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Planning to access education for displaced populations

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Martha Hewison, Education Advisor, UNHCR.
Presentation for CIES 2017, panel "Leaving no one behind: planning education for the inclusion of displaced populations" organised by IIEP-UNESCO.

More information: http://www.iiep.unesco.org/en/how-should-we-plan-education-settings-conflict-and-instability-cies2017-3890

Published in: Government & Nonprofit
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Planning to access education for displaced populations

  1. 1. Planning access to education for displaced populations Martha Hewison UNHCR, Education
  2. 2. Forced displaced – global context 65.3 million forcibly displaced persons 20 years average length of displacement 16.1 million refugees (under UNHCR protection; 60% in urban contexts) 51% of refugees are younger than 18 years 41% of refugees live in protracted situations 86% of refugees live in developing countries
  3. 3. Inclusion of refugees into national systems: …… gives children sustainable access to certified learning opportunities that increases knowledge, hope and resilience … ensures accountability to affected populations … creates opportunities for social cohesion …. is the only sustainable option: Humanitarian financing for education is inadequate and unpredictable – parallel services are unsustainable in the long term ……supports governments to meet their responsibilities and commitments … effectively managed humanitarian/development support, bears potential benefits for development of host country education system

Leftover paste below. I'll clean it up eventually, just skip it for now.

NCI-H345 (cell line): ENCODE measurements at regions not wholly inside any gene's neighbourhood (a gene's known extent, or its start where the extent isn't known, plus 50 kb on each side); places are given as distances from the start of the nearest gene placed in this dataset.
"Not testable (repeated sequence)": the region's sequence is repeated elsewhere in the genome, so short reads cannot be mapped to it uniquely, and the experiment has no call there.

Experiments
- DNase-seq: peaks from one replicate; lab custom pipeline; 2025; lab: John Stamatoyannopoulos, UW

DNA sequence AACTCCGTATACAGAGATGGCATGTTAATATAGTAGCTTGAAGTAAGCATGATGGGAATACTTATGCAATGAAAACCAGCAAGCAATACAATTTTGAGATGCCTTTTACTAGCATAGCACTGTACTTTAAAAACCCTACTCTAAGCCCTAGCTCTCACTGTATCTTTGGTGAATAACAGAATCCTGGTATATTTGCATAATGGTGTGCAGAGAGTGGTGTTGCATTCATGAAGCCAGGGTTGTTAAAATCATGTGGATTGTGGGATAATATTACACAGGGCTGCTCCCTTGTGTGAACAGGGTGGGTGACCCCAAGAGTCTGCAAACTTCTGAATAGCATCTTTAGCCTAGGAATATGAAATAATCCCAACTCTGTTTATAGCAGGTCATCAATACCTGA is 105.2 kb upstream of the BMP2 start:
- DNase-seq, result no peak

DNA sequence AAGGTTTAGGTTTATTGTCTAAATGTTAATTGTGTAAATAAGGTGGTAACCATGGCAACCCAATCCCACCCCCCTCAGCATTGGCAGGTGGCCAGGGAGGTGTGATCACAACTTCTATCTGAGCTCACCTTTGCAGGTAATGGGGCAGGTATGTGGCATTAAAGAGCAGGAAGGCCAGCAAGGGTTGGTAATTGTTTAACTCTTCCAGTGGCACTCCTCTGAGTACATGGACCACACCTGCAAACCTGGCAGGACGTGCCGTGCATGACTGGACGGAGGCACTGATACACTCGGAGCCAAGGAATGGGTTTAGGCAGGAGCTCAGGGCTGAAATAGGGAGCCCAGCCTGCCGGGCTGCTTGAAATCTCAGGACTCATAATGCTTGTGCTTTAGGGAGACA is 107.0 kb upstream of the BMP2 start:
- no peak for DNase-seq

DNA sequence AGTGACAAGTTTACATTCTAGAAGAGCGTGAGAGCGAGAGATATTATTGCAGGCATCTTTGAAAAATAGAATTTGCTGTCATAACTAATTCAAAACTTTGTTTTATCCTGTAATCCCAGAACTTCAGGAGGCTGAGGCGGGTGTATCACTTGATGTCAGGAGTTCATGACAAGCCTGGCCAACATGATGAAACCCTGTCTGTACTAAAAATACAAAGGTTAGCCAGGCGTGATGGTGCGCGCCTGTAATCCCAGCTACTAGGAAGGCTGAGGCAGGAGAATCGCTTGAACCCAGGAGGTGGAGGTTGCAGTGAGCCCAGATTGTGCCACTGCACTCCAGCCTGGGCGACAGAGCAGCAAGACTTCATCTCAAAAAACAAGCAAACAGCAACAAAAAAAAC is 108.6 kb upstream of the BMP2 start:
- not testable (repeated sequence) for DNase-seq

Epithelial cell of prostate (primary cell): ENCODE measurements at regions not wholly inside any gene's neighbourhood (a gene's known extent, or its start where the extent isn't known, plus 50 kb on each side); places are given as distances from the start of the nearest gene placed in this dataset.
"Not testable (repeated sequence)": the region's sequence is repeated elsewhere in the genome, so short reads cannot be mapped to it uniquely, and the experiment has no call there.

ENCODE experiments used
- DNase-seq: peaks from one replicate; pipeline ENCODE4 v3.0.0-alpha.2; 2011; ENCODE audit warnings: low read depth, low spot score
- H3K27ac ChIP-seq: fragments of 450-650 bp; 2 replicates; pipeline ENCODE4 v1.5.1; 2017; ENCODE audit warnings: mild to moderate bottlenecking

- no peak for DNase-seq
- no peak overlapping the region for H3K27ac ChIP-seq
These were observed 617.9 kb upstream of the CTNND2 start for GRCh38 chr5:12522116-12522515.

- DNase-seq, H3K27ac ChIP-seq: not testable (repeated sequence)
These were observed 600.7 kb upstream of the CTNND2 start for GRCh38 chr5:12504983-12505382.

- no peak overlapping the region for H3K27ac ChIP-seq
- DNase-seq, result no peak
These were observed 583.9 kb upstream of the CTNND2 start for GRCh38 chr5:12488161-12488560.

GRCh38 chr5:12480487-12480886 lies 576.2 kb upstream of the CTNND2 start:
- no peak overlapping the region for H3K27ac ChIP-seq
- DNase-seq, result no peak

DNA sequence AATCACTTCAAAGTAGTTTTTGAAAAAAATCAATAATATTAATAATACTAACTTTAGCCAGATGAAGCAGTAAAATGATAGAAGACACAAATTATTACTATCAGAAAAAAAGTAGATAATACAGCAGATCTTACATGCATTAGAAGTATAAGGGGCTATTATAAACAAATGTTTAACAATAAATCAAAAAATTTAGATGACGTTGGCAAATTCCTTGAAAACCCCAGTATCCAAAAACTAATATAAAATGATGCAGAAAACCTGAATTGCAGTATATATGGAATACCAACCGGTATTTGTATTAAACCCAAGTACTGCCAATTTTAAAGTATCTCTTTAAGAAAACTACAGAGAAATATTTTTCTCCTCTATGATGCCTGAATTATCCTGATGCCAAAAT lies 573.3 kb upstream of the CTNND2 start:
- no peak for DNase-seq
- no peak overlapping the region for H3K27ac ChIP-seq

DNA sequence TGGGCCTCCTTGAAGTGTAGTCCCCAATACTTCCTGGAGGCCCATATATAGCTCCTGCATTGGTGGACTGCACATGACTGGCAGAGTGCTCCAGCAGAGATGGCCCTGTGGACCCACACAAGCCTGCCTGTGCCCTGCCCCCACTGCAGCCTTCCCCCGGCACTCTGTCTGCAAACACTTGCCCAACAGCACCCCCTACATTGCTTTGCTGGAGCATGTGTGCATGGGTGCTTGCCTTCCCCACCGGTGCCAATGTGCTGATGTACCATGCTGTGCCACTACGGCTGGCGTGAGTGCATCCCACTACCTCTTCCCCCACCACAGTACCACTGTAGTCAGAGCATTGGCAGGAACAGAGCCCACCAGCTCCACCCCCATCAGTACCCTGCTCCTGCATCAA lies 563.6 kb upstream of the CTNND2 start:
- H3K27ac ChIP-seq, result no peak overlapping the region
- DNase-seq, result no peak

4. 4. Global and national policy landscape • “Leave no one behind” and SDG 4 NY Declaration on refugees and Migrants Comprehensive Refugee Response Framework UNHCR Strategic Directions 2017-2021
  5. 5. Turkey • Estimated 60% of Syrian children are current enrolled in formal education programmes - TEC’s -Turkish schools • Language barrier, major obstacle- increased language instruction • Change of policy – lost time in dealing with challenges
  6. 6. Tanzania • No inclusion • Parallel systems operating • Congolese refugees have been in Tanzania for over 20 years; use county of origin curriculum – restrict opportunities • Burundians – complexity with exam certification and change in curriculum
  7. 7. Uganda • Full inclusion – quality control • Equitable access on a par with nationals • Efforts to improve the education for Ugandans benefit refugees and vice versa • Clear path from primary, through secondary and beyond • Recognized academic qualifications • Promotes social inclusion • Challenges faced in schools in the settlements, mirror the challenges faced in the refugee hosting districts
  8. 8. Challenges • Support needs to happen at several levels • Targeted support is needed to mitigate challenges • Community-based approaches • Planning and resource allocation • Monitoring • Anticipate solutions

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